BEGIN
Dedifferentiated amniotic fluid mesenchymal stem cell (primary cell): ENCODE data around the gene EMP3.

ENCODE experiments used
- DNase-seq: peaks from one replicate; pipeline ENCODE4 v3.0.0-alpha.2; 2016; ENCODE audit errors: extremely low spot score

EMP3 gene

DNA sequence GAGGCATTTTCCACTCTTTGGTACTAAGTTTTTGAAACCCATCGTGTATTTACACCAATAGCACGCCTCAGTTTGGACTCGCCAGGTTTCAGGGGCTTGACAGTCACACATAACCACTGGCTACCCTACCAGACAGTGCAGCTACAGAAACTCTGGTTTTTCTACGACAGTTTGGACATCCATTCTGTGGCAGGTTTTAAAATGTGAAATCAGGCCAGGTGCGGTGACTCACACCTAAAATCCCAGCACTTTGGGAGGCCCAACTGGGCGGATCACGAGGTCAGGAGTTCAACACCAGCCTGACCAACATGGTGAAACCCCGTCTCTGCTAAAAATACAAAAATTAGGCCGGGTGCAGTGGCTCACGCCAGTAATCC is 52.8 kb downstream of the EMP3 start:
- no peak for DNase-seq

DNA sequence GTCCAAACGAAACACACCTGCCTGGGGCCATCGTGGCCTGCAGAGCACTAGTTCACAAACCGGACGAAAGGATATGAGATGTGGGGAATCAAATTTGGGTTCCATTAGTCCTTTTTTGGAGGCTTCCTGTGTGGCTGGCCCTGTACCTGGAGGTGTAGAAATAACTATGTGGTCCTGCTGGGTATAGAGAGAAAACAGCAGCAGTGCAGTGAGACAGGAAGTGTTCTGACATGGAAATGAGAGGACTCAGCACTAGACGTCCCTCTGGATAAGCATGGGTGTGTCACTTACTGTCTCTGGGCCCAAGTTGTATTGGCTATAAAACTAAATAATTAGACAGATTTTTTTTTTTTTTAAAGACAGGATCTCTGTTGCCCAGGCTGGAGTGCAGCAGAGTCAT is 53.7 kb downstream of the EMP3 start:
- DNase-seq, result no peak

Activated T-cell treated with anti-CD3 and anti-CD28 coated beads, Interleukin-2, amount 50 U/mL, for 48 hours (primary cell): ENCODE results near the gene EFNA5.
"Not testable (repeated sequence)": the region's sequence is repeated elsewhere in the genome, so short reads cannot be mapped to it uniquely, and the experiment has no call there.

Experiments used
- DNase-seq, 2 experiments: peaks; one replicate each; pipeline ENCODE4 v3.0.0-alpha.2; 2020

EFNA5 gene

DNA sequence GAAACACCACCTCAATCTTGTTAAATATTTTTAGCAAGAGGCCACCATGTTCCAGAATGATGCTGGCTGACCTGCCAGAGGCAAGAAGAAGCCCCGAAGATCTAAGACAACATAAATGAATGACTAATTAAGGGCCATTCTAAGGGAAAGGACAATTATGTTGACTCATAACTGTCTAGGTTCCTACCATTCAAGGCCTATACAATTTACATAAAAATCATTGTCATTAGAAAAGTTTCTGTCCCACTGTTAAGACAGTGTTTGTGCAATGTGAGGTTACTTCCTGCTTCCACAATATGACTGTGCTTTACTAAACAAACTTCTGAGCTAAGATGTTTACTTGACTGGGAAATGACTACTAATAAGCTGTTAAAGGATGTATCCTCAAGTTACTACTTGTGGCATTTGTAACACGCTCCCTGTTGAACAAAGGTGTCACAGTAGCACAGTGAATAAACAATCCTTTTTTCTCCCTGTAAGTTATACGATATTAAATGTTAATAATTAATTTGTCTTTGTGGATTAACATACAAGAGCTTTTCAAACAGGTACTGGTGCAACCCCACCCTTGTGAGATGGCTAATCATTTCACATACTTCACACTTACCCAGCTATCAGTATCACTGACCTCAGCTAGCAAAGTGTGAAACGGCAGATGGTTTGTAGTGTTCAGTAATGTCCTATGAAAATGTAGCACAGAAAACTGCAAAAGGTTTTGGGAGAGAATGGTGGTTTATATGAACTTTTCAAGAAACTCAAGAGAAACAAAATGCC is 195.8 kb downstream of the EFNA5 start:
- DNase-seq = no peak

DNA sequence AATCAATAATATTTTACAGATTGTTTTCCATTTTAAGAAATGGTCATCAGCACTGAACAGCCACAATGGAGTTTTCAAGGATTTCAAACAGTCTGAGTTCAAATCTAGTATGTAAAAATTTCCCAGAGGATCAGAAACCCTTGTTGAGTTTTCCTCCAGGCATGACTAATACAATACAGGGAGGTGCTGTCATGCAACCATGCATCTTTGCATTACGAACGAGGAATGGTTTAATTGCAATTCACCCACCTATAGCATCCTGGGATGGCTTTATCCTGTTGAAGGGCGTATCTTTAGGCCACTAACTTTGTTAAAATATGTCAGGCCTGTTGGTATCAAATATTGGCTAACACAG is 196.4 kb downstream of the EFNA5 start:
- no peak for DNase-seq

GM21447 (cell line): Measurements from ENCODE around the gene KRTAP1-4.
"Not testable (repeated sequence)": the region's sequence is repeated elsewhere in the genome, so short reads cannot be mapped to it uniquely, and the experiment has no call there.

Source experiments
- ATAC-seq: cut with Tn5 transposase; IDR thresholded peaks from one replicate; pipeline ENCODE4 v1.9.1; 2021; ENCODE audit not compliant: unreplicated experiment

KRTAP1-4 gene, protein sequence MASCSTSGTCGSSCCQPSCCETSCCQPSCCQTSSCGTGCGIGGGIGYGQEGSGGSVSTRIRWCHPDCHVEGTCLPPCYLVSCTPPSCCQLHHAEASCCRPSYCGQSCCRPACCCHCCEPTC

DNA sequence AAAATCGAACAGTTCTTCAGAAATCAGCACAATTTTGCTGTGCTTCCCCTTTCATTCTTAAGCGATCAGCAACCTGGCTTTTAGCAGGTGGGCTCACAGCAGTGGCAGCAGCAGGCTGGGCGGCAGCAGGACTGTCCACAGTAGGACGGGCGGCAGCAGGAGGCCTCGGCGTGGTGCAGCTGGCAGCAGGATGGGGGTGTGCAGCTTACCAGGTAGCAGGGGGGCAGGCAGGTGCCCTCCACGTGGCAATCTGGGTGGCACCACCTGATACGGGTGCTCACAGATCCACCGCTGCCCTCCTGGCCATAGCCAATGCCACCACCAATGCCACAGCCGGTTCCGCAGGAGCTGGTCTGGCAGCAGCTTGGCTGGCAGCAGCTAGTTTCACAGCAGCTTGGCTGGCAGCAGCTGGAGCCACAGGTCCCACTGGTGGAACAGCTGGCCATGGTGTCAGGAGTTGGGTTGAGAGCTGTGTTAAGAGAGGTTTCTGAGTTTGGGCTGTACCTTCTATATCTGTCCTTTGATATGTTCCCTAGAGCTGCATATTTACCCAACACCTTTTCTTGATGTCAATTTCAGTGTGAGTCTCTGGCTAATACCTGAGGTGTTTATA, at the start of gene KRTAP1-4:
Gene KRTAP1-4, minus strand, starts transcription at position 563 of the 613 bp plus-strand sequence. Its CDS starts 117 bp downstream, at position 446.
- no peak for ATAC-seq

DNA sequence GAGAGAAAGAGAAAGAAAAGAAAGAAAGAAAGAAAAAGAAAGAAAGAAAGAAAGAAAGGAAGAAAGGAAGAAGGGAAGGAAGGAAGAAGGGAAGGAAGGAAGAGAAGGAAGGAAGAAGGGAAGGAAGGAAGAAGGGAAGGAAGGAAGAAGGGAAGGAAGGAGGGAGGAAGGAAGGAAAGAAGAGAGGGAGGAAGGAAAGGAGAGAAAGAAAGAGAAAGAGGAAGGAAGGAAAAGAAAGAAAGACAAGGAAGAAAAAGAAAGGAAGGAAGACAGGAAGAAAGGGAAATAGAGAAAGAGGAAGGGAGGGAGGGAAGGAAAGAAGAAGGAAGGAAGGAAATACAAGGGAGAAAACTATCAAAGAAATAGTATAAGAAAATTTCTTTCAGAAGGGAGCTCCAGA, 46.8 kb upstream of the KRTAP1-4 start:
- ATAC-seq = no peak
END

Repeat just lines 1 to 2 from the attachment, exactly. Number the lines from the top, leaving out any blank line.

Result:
Dedifferentiated amniotic fluid mesenchymal stem cell (primary cell): ENCODE data around the gene EMP3.

ENCODE experiments used